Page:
Saga Holidays, a U.K.-based travel and tour company, was founded in 1951 to offer vacation packages to mature travelers. It’s cruise program started in 1975 with charter sailings. Saga purchased its first ship in 1996, the venerable Sagafjord, and renamed it Saga Rose. Following the success of Saga Rose, her former sister ship Vistafjord was acquired in 2004 and sails as Saga Ruby, though that ship will be retired in 2014. Itineraries brim with longer sailings to far-flung corners of the globe, making Saga voyages destination oriented.

Classic cruisers in every sense of the word, Saga’s passengers are travelers who expect inspiring itineraries coupled with traditional onboard amenities and comfortable surroundings. In the style of Saga Holidays’ land-based tours, Saga Cruises takes care of the details that discerning passengers don’t wish to leave to chance—from providing insurance and arranging visas to placing fruit and water in every cabin. For passengers embarking in U.K. ports (and almost all passengers are British), round-trip private car transfers are offered, or if a passenger lives more than 250 km from the port of embarkation, domestic U.K. flights. But passengers can also get rail travel or parking if they wish to travel more independently.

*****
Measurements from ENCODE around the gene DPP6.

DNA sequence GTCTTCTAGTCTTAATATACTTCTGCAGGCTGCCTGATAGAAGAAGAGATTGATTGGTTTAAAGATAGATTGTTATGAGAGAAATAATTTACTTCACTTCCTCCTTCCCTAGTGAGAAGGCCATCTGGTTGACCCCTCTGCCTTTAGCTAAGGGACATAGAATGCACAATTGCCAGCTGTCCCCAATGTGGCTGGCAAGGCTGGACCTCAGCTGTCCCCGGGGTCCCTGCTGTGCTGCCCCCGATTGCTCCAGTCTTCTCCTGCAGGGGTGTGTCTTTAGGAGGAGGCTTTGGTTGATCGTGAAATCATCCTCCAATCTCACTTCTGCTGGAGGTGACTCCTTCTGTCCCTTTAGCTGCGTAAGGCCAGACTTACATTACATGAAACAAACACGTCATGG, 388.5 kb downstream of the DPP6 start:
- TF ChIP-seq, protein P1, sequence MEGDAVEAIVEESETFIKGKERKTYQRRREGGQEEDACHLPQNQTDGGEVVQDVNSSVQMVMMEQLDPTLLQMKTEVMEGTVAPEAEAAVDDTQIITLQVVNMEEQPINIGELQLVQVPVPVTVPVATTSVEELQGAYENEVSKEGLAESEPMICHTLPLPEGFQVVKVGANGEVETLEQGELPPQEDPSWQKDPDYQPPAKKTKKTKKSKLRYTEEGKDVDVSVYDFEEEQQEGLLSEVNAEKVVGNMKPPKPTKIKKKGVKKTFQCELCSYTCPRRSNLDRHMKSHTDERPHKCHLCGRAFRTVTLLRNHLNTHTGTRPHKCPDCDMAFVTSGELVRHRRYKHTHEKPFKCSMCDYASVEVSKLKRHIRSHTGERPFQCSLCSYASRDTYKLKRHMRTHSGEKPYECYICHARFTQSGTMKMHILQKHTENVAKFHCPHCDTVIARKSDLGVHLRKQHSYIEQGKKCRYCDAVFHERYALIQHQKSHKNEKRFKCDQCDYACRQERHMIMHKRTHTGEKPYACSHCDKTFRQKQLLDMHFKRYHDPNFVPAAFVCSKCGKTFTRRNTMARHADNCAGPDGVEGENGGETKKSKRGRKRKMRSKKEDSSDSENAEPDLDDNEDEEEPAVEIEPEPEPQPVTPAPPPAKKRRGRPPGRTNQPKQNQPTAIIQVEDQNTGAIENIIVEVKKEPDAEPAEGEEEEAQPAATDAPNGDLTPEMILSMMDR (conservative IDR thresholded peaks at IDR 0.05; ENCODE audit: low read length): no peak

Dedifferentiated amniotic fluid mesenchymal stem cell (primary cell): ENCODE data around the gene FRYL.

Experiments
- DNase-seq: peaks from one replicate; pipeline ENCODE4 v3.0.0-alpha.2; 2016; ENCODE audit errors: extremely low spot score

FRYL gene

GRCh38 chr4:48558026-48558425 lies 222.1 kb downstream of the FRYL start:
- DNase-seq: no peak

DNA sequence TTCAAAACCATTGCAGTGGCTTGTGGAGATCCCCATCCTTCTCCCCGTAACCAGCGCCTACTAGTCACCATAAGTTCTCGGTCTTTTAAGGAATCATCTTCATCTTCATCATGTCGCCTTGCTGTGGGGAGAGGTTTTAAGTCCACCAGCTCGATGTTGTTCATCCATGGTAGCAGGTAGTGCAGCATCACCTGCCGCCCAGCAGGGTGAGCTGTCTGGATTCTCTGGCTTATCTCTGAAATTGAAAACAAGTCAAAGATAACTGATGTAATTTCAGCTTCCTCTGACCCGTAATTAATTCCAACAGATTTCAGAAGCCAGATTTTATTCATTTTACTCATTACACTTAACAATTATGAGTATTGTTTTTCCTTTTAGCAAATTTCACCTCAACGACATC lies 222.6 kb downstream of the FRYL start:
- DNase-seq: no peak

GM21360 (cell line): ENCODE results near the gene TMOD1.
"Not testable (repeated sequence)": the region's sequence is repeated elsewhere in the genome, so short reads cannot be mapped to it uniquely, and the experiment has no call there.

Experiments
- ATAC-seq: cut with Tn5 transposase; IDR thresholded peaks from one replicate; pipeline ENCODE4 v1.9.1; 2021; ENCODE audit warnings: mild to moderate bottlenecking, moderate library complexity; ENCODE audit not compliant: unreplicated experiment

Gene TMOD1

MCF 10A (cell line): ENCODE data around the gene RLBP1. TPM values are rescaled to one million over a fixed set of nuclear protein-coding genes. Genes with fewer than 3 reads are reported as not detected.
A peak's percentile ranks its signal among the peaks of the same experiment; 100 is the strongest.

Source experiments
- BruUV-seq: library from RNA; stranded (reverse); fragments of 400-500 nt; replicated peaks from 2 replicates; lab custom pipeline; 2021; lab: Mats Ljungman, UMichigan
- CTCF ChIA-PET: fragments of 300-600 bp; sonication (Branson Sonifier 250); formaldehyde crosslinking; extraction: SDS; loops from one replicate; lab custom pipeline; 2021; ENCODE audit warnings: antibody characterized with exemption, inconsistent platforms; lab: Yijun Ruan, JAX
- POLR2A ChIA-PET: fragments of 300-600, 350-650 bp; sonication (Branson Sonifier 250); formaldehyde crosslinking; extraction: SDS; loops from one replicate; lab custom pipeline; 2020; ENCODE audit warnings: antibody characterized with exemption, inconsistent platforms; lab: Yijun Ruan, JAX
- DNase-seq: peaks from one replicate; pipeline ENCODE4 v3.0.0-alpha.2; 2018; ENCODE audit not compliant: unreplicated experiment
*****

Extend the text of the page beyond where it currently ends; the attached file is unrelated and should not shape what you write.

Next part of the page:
Activities and entertainment range from dance lessons to presentations of West End–style productions, from Internet lessons to lectures on wide-ranging topics. Wine tasting, deck game competitions, classical concerts, and even Bingo are found on the daily programs. Both ships have card rooms, but you won’t find casinos. With numerous accommodations designed for solo cruisers, Saga Cruises are particularly friendly for senior singles. Especially convenient on lengthy sailings, each ship features complimentary self-service launderettes and ironing facilities. In port, the line offers complimentary shuttle transfers to the town center from the cruise pier.